Paul Vredeman de Vries (1567-after 1630) and Adriaen van Nieulandt (1587-1658), “Solomon and the Queen of Sheba”, Amsterdam, c. 1610
Oil on canvas
158 x 198 cm
Gift of Michel-Victor Cruchet, 1896
Inv. 8516 A
© Les Arts Décoratifs
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Paul Vredeman de Vries, who trained in the workshop of his father (an architect, engineer and painter), made a name for himself in the highly specific genre of architectural painting at the turn of the sixteenth and seventeenth centuries. He stood out for his original and poetic style among the Mannerist painters at the court of Prague, where he spent part of his career in the service of Emperor Rudolf II (1552-1612) before settling in Amsterdam. Ornate palace façades with colonnades that open onto flowered courtyards embellished with fountains and sculptures are the backdrops for scenes inspired by ancient or religious history. The rigor of his geometric compositions, based on contemporary treatises on perspective, is tempered by an atmospheric treatment of light embellished with silvery highlights. The interiors glimpsed in his works depict the decorative style of the time: leather-upholstered chairs, embossed leather hangings, canopies with valances… Solomon and the Queen of Sheba and its pendant The Judgement of Solomon, works from the artist’s later career, were probably executed in Amsterdam around 1610. They depict episodes from the life of King Solomon, a major biblical figure. Solomon’s famous and exemplary judgement was seen as a prefiguration of the Last Judgement, and the scene was used as a metaphor for Justice. Likewise, the visit of the Queen of Sheba was considered to prefigure the Adoration of the Magi. The artist transposed the biblical scenes to an urban setting which in some respects evokes the architecture of the Netherlands: bossed façades; ringed columns and obelisks; masks and bucrania (ox skulls); frames featuring rolled scrolls; bronze sculptures resembling works by Adriaen de Vries (c. 1550-1626). A few original touches, such as Solomon’s turban, add a touch of the exotic to this scene. Vredeman de Vries, essentially an architecture painter, executed the figures with the help of other painters such as Dirk de Quade van Ravesteyn who was active in Prague (d. after 1619), and Pieter-Fransz Isaacsz (1569-1625) and Adriaen van Nieulandt (1587-1658) who were active in Amsterdam. The latter probably painted the figures in the two paintings held in the Musée des Arts Décoratifs.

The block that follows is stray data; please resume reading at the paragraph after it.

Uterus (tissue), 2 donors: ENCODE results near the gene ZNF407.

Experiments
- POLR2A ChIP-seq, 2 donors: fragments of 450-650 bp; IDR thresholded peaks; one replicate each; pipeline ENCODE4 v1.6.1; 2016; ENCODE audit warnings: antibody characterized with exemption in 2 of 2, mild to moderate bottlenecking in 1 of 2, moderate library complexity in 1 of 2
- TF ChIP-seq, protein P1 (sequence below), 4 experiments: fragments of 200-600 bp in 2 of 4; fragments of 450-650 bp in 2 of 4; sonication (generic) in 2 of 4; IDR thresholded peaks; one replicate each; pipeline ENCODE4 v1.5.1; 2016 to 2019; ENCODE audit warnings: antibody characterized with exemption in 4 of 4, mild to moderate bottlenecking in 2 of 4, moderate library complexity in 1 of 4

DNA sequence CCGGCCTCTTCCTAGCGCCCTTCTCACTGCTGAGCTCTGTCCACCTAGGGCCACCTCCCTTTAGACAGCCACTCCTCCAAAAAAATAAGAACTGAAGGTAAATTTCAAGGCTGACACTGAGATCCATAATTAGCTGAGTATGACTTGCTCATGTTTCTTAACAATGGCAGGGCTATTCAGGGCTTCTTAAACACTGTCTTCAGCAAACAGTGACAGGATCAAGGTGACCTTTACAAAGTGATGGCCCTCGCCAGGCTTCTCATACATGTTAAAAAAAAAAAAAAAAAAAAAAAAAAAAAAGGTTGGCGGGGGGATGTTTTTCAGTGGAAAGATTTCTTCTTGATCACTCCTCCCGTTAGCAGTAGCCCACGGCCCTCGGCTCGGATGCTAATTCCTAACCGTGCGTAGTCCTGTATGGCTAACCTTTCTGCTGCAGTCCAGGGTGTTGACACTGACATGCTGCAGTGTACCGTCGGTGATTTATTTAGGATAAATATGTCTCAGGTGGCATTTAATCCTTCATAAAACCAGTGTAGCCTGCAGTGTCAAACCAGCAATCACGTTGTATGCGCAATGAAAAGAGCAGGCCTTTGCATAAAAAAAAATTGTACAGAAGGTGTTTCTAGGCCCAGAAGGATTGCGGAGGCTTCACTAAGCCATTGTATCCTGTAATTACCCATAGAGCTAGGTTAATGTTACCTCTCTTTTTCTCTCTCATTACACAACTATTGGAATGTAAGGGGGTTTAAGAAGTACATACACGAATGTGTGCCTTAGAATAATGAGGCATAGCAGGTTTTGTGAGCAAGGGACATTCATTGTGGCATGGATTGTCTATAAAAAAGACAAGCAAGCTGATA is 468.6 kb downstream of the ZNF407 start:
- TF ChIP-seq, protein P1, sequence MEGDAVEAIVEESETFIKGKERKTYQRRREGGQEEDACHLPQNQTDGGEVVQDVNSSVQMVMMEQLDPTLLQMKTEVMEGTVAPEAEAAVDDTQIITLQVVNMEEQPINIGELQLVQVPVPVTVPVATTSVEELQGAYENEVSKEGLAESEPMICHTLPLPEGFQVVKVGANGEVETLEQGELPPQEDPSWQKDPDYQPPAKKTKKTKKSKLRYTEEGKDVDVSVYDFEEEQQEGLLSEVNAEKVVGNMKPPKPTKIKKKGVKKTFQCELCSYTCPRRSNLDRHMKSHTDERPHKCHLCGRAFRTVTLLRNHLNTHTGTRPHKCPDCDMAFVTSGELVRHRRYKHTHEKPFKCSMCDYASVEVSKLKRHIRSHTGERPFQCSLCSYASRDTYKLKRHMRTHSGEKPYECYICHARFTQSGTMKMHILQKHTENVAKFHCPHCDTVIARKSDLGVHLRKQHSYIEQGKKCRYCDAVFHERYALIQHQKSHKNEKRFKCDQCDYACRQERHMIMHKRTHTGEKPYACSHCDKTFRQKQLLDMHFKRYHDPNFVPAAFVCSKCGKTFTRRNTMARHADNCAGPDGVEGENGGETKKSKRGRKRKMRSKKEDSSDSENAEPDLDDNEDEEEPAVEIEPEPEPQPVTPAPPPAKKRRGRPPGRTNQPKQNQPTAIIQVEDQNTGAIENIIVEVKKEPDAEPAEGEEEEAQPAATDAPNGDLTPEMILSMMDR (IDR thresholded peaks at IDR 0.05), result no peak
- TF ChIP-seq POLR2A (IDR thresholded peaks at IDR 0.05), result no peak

Heiner Borggrefe et al., “Hans Vredeman de Vries und die Renaissance im Norden,” exhibition catalogue, Lemgo, Weserrenaissance-Museum Schloß Brake, Antwerp, Koninklijk Museum voor Schone Kunsten, Munich, 2002, cat. 208 ab, pp. 362-363, repr. pp. 366-367.